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The tuition crisis: Tackling it together

One dramatic improvement in the cost of Jewish education is an increase in public funding
Illustrative: A school classroom. (Image via Shutterstock)
Illustrative: A school classroom. (Image via Shutterstock)

Every few months in these pages and on other platforms someone endeavors to write a piece about the tuition crisis. Each piece is usually followed up by a flurry of responses, each author giving their new approach to a seemingly endless issue.

I’ve seen public schools with private tutors, charter schools, secular private schools, communal taxes, blended learning, aliyah and nearly everything in between proposed as the solution. The truth is, I have tremendous respect for anyone that takes the initiative and tries to help fix the problem.

Sadly, what is too often the focus in these articles is what we haven’t done, what we need, what we wish was possible. So often we become dogmatic about the strategy to fix this problem. We believe that only one strategy could work. What we almost never focus on is what has proven to be the biggest single donor to our schools. The state funding that comes to our yeshivas year in and year out, and has reached record levels over the last 2 years in New York. What is lost in most of our focus is how we got to where we are today, and how we can continue growing this critical funding.

What almost everyone seems to miss in the tuition discussion is how far we have come. Are tuition costs still crushing some families? Certainly. Do we still have a lot of work to do? Most definitely. Have we made progress, moving leaps and bounds beyond what we could have predicted 10 years ago? Yes!

I’ve told the story in other forums, but in 2009, in a previous job, I sat down with a very well-respected principal from a popular Brooklyn school. I was brand new and trying to help him with a small problem he was having. During our conversation, he began lamenting how expensive it is to run the school, from fundraising for operating costs to covering scholarships and whatever else. Then he said words that I can hear to this day: “Jake, wouldn’t it be something if we could have what they have in other countries, where the government pays for the secular education in yeshivas!”

Fast forward to today, and in New York we now have a program that has opened the door for this concept to become reality. This past year in Albany, we passed a bill that authorizes the state to begin to reimburse schools for the costs of qualified STEM teachers in nonpublic schools. That’s on top of achieving record-setting increases in school security funding, and even more increases to the bread-and-butter programs that our schools rely on. The new STEM program is still small but it represents a paradigm shift in nonpublic school funding. For the first time the state will invest directly in the education of our children.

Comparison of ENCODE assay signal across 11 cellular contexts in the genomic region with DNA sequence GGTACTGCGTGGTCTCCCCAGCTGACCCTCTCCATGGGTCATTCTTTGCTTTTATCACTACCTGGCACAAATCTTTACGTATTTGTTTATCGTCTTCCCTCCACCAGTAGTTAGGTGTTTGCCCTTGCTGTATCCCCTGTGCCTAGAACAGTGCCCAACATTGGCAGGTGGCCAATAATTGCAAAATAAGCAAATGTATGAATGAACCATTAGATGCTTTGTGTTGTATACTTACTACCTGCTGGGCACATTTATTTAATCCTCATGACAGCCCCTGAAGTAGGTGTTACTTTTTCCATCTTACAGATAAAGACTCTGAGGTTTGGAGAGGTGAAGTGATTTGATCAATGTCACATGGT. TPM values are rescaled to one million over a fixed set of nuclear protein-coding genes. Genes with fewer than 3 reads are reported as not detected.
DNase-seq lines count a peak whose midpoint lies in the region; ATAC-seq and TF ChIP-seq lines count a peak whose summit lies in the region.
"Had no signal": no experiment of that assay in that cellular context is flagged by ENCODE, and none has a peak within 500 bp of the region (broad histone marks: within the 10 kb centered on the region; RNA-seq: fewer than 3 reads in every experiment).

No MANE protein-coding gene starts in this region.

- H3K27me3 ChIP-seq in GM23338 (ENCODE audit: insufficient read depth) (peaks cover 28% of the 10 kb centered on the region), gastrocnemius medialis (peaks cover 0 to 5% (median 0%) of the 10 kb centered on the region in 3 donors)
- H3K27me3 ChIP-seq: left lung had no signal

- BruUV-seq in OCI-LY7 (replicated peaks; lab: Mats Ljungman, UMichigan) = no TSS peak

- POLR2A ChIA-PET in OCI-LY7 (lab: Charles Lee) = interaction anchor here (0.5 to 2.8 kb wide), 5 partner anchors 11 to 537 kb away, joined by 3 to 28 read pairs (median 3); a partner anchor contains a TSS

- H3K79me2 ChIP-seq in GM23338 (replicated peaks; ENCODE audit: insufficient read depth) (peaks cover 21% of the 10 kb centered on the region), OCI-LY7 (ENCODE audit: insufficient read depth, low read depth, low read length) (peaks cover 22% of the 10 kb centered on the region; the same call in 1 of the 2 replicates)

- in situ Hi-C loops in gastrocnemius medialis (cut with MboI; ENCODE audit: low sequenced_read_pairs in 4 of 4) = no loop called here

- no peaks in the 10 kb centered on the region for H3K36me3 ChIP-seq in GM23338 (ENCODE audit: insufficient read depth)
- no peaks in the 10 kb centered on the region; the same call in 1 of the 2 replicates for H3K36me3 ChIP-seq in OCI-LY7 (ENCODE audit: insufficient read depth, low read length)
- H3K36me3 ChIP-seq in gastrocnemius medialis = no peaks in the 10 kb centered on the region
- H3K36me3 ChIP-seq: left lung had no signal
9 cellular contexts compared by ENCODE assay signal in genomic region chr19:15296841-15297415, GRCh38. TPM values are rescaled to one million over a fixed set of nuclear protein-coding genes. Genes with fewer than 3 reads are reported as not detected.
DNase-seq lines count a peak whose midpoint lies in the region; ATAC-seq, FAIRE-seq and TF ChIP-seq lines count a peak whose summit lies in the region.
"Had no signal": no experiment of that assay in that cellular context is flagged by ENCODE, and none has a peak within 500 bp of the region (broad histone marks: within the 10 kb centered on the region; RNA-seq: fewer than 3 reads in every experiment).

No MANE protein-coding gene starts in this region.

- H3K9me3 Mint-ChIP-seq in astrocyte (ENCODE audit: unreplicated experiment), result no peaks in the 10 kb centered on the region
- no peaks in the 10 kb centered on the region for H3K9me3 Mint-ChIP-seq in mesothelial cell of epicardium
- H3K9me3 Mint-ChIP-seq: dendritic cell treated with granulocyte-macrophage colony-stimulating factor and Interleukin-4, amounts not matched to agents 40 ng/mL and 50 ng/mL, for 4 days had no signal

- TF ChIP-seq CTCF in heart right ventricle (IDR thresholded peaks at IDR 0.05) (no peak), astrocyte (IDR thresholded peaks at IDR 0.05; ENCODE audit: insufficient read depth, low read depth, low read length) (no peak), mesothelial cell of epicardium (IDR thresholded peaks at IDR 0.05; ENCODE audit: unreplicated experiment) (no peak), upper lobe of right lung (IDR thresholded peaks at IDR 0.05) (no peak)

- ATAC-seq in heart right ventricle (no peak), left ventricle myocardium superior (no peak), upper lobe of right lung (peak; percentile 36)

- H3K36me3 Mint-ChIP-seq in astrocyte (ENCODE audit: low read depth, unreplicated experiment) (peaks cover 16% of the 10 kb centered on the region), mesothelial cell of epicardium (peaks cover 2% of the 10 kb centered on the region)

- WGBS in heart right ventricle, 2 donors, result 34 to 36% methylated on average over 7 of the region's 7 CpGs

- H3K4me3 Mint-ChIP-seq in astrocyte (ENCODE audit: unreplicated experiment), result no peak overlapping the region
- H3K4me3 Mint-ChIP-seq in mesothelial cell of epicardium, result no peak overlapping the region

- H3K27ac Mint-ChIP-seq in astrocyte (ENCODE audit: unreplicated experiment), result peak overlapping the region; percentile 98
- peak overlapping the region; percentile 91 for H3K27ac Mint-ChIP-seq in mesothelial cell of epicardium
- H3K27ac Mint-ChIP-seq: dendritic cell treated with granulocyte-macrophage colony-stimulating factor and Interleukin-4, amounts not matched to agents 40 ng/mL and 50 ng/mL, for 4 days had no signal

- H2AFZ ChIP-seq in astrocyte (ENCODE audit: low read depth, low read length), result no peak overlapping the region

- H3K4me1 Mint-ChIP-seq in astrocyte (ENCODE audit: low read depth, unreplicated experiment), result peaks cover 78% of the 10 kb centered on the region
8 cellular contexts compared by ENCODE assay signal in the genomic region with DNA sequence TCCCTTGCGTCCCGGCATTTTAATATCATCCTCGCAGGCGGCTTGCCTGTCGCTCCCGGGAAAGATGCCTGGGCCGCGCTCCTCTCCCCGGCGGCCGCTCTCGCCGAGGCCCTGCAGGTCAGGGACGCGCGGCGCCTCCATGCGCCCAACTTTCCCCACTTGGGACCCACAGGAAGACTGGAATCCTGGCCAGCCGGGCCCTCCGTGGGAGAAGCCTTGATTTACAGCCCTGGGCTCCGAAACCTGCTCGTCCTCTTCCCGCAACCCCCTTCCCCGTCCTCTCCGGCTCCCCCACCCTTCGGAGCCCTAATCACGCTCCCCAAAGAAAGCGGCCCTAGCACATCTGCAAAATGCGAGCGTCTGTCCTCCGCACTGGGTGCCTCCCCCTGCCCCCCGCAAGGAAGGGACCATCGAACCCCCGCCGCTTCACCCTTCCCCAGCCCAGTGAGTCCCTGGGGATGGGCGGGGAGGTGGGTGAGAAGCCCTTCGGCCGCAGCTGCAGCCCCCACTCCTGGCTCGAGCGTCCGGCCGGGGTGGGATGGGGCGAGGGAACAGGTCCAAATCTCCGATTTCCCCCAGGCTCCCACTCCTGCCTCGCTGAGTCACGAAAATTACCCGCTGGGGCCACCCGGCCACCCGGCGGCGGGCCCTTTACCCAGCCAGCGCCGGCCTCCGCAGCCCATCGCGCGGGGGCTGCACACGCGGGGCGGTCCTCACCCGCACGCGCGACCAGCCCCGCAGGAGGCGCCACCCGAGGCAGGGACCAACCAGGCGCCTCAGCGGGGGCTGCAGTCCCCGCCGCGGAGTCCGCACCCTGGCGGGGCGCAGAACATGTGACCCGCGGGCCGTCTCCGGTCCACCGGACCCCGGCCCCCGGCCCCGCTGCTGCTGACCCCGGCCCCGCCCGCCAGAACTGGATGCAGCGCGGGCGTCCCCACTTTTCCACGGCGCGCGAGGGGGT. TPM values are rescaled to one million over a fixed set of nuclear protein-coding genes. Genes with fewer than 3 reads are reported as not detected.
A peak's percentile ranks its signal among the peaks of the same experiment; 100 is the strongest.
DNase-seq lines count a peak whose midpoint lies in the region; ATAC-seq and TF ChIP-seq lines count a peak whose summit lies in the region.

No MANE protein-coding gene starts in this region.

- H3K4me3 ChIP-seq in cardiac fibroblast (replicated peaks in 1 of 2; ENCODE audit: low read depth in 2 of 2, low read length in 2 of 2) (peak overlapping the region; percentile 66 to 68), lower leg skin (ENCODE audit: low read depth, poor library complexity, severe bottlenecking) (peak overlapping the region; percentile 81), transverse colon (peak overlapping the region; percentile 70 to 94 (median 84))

If there is one take away from this article here it is:

There are hundreds of millions of dollars in government funding being allocated every year for your child’s yeshiva and day school, there are dozens of advocates and dedicated lay leaders working on this issue and they need your help.

Right now, more than $150 million in direct state aid is delivered to our yeshivas and Jewish Day Schools. If you look at similar schools in neighboring states, the tuition is higher than our schools in New York on a level that is commensurate with the amount of direct aid that our schools are receiving here! How did we get here? Through dedicated, meticulous and patient effort.

The fact is, we aren’t getting vouchers. They are politically toxic. The other fact is that our schools are receiving hundreds of millions of dollars in aid which you aren’t paying for in tuition.

There is no panacea. There will be no quick fix. There is no shortcut, no hack to resolve this issue. But there are dozens of committed people in your neighborhood and all across the country who are working on this issue. They do it in their off time, they sacrifice sleep and they support this effort — and it’s working.

So if you care about the future of the Jewish people, if you want tuition to go down, if you want education to be rewarding, join us. There is still lots of work to do.

About the Author
Jake Adler is the Director of Government Affairs at Teach NYS, a project of the Orthodox Union. Jake has played a pivotal role in security more than $400 million in state government funding for Jewish day schools and yeshivot. In 2016 he was named to City & State’s Albany Rising Stars: 40 Under Forty list .
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